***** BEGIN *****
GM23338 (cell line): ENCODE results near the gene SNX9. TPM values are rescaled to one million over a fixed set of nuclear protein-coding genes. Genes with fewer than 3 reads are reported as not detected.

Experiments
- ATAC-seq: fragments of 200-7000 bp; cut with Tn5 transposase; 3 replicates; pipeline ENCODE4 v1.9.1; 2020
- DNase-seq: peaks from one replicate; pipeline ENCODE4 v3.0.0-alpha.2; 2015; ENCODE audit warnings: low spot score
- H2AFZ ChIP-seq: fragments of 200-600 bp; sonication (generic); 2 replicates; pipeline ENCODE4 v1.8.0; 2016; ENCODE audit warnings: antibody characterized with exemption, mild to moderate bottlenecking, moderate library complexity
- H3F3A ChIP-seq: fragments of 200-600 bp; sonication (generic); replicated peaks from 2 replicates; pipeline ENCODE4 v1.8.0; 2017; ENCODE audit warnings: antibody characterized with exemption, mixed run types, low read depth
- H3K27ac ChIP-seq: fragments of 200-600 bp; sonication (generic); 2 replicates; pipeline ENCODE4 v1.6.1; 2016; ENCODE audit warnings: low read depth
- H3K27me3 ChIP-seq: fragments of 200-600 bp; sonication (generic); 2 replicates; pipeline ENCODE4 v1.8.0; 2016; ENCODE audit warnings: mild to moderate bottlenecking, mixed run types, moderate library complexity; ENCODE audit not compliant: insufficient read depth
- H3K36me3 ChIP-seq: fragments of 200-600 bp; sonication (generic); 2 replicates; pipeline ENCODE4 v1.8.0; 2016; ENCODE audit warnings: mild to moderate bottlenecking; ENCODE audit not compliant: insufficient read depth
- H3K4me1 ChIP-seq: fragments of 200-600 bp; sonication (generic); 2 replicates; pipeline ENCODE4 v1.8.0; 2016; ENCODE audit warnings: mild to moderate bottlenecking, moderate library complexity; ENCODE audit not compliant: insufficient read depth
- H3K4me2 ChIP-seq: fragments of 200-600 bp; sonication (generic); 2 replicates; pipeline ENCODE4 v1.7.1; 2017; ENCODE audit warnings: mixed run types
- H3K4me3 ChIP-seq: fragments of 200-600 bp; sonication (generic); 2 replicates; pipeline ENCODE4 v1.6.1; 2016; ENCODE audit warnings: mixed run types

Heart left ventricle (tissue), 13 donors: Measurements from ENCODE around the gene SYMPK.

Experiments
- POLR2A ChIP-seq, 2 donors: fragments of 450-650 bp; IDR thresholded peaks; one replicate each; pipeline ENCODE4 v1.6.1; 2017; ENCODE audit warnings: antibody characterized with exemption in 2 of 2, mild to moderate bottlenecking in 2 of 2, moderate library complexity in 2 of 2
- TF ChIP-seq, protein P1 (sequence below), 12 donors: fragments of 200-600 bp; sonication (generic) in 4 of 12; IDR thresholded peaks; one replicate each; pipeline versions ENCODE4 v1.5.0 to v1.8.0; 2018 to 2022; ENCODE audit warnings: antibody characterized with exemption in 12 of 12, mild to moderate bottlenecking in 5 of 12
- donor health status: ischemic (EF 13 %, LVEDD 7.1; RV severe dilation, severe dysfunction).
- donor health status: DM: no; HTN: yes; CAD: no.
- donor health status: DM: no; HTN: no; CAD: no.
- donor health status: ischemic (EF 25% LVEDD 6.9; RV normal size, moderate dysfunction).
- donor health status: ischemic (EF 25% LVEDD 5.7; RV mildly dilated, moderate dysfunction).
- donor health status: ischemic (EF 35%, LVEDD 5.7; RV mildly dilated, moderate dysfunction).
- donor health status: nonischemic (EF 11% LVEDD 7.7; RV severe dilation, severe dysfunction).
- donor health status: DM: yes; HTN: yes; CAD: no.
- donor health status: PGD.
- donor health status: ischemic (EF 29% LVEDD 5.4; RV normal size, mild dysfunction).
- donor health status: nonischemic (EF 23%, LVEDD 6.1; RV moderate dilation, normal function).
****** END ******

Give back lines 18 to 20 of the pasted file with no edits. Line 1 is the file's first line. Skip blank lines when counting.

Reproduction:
- donor health status: DM: no; HTN: yes; CAD: no.
- donor health status: DM: no; HTN: no; CAD: no.
- donor health status: ischemic (EF 25% LVEDD 6.9; RV normal size, moderate dysfunction).